<o:p></o:p>
    Anyway, thanks all. I&#8217;ll make some incremental changes and see if I can&#8217;t get it hammered out.<o:p></o:p>
    #26
  7. Suzuki Phil

    Suzuki Phil Been here awhile

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    I have a DR350SE and had/have similar issues even after riding it for four years now. The 350's are known for poor handling in corners but with a good set of tires and knowing the limitations I've managed to overcome the issue.

    From a riding stand point going into a corner with hard packed dirt and sand or small pebbles can be tricky sometimes. You need to know your limit and the bike's handling limit. Just last weekend I was riding with a friend on some hard dirt pack forest roads with a sand covering and several time I started to slide in turns. I had to slow down and just play it kool. I'm running dirt tires so I can imagine that running a ds tire I'd been on the ground a few times.

    Good Luck,

    SP
    #27
  8. crazybrit

    crazybrit Long timer

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    What does this mean? Dealers have been known to screw things up. Does it mean they modified the internals? Or did they install different links and just slide the forks in the triples? If it's the later, I'd suspect that may be the issue.

    Check your sag (front and rear). My old KTM 625SXC was horrible in this regard, front end felt like it always wanted to wash out. I knew the stock rear spring was way undersprung. When I tried to set the rear sag I couldn't get the rear into the correct range. I went from a 6.3 to 8.0 spring which let me dial in the rear sag and it was night and day difference.

    This said, the above was pretty much on decent traction surfaces (that the front end felt unstable). Washing out on lower traction surfaces, sand etc could be part technique, part above, part something else.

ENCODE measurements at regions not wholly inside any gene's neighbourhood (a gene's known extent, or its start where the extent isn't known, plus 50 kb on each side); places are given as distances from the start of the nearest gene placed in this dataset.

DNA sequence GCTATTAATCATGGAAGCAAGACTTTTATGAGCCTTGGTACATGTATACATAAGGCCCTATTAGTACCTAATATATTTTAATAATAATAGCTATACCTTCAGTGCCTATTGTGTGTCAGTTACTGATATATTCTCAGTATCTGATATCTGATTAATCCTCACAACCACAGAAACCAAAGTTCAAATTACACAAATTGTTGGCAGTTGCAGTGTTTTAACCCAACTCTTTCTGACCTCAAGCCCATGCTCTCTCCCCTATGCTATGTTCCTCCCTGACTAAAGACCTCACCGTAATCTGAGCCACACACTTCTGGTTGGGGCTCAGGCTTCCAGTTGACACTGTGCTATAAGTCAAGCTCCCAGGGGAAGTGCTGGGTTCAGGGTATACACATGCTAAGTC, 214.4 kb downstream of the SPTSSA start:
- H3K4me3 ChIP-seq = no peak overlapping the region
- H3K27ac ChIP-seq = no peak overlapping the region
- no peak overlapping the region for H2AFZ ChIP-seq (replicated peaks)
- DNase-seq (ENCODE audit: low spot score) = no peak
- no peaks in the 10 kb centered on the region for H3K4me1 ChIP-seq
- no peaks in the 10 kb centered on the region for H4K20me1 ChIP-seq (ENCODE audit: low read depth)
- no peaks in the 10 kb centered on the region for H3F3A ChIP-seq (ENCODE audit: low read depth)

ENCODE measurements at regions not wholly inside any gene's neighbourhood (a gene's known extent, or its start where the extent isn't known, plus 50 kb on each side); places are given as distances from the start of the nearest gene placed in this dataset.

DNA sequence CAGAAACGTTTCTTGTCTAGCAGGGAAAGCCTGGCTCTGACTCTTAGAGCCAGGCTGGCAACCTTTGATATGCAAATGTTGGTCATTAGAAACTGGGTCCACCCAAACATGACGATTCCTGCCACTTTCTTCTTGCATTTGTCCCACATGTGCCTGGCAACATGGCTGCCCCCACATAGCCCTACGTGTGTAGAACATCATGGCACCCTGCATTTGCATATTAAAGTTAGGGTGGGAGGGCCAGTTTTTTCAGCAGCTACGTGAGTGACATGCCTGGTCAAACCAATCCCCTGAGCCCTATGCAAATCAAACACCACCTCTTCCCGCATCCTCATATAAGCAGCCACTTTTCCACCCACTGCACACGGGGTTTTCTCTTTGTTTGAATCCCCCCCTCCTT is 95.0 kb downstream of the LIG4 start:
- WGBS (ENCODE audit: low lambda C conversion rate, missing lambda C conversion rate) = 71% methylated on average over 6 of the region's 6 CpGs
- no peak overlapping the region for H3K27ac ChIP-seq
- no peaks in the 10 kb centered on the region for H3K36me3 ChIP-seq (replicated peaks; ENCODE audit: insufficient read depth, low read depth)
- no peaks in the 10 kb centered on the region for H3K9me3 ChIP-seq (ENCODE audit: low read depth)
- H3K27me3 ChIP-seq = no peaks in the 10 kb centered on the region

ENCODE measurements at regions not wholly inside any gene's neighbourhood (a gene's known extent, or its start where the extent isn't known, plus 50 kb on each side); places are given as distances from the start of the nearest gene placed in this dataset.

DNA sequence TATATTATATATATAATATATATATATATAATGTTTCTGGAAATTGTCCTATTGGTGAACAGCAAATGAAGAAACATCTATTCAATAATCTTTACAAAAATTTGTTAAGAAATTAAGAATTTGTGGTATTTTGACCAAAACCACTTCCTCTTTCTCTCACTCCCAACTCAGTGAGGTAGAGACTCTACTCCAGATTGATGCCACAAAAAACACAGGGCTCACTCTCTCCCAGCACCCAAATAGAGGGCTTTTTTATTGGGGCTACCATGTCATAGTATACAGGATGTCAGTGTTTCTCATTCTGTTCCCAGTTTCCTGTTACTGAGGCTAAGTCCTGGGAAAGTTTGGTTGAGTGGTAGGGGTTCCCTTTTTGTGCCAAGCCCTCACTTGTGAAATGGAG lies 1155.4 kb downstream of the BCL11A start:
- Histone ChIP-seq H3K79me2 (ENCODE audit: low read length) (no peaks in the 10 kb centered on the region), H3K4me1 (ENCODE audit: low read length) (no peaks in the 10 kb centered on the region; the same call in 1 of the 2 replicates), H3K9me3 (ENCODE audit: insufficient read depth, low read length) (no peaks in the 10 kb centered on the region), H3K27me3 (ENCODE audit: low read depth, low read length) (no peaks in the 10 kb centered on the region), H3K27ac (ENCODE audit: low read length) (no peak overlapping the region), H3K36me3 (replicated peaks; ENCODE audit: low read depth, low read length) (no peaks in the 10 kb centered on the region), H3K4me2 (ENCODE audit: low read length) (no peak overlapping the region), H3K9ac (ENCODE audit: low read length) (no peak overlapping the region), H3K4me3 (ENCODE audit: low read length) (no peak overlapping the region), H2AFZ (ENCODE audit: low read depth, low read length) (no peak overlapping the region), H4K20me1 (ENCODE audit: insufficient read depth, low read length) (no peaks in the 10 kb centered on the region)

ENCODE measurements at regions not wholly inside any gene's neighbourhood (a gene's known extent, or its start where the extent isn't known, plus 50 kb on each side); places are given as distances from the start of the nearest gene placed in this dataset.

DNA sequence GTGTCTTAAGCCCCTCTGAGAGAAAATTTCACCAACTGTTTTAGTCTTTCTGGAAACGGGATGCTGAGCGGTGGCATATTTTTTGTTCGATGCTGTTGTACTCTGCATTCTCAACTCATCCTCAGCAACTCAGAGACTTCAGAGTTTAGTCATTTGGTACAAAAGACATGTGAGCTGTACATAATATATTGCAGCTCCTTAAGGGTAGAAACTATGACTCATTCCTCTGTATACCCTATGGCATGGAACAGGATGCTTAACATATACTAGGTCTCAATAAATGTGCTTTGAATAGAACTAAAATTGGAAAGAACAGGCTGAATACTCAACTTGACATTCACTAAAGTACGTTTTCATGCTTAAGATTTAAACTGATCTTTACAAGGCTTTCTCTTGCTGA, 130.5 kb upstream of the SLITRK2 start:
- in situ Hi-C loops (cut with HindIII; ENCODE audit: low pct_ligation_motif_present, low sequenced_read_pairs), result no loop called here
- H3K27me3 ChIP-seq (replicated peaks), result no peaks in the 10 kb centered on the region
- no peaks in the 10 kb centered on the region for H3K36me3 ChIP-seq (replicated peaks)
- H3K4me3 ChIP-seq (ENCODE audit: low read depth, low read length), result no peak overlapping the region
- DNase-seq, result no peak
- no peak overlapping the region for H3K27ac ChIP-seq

Still, I'd double check that the lowering was done correctly.
    #28
  9. indypup

    indypup ╭∩╮( º.º )╭∩╮

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    A little get off while riding in Wayne NF yesterday. I think I had too much air in front tire. I've had a problem of the front end washing out for a while now so any advice from you guys would be appreciated. I do have the forks lowered/pulled up in triple tree about 3/4" and rear shock preload to the max. I'm thinking I have too steep steering angle now. I'm leaning toward suspension setup as problem. :(

    <iframe width="640" height="360" src="http://www.youtube.com/embed/EKsqAcY8FnM" frameborder="0" allowfullscreen></iframe>
    #29
  10. sandwash

    sandwash Long timer

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    My front end wash's out when I screw up:eek1
    [​IMG]
    #30
  11. Kommando

    Kommando Long timer

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    If suspension setup and body positioning is good, try running a grippier tire in front than in back. I run an aggressive sand knobby in front and a milder K270 in the rear. The front end carves better in the soft stuff than the rear. I just get my weight forward, turn in, and steer with the gas. The front end carves and the back end comes around and drives it out of the corner.
    #31